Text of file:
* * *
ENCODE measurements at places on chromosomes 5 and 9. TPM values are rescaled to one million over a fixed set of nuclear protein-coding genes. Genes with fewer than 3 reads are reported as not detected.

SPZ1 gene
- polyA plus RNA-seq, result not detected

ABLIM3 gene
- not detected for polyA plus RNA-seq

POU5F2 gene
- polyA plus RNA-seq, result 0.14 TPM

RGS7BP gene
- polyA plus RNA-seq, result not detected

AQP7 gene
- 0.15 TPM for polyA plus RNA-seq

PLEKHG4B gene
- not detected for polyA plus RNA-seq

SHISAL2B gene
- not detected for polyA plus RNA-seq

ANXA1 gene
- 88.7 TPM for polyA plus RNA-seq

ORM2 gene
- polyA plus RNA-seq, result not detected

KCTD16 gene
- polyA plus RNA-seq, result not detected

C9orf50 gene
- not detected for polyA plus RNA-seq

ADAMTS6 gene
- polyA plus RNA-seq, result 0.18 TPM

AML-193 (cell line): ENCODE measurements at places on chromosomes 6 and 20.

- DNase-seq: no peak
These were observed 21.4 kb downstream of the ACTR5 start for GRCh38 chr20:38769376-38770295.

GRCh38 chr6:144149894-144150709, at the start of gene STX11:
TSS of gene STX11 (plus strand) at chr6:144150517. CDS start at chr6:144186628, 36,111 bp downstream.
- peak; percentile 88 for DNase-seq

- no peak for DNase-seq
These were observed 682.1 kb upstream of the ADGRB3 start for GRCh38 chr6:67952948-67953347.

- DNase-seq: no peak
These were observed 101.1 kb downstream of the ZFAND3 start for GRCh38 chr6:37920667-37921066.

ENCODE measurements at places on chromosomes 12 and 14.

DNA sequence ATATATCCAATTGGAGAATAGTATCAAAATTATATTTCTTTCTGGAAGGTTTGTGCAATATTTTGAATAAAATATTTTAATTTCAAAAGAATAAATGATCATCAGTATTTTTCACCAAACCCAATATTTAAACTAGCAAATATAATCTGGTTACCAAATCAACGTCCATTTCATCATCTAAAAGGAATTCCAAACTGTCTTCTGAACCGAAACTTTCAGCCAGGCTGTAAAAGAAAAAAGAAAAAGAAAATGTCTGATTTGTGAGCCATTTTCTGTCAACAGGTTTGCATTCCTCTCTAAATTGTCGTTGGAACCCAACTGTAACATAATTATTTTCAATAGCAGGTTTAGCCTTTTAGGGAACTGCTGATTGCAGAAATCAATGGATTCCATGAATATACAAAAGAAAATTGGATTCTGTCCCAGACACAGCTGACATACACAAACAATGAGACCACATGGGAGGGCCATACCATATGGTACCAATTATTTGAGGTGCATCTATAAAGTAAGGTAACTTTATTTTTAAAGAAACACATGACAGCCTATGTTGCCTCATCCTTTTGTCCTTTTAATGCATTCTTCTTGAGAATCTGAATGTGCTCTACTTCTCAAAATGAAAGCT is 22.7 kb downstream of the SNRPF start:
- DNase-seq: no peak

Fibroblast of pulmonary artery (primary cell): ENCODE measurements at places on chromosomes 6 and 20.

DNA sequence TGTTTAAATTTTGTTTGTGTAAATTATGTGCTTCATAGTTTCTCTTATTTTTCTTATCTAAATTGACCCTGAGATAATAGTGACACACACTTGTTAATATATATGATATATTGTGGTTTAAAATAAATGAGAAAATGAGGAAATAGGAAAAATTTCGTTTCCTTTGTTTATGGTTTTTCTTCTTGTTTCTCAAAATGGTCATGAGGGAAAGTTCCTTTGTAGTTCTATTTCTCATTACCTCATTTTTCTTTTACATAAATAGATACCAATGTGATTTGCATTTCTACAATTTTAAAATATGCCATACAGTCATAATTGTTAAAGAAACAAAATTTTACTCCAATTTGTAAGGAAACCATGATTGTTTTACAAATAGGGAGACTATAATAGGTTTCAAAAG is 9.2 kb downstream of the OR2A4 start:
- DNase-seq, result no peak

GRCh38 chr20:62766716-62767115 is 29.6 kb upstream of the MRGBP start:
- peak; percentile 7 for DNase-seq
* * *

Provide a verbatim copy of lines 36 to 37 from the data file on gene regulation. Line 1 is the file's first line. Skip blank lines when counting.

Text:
ENCODE measurements at places on chromosomes 12 and 14.

DNA sequence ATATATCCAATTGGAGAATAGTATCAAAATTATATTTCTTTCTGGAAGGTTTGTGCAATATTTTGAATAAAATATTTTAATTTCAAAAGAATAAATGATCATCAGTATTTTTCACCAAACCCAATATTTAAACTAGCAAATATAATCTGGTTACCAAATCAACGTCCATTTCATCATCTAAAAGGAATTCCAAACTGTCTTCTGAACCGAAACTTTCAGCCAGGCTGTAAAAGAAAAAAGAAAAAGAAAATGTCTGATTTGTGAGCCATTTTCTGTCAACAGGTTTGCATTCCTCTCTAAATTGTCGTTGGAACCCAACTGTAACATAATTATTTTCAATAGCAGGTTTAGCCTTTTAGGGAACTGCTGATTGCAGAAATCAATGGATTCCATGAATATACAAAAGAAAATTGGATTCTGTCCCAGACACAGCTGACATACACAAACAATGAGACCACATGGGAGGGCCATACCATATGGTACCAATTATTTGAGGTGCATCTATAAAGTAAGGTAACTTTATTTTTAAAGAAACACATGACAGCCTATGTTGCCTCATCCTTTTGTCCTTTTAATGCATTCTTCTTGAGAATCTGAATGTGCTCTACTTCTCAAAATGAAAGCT is 22.7 kb downstream of the SNRPF start: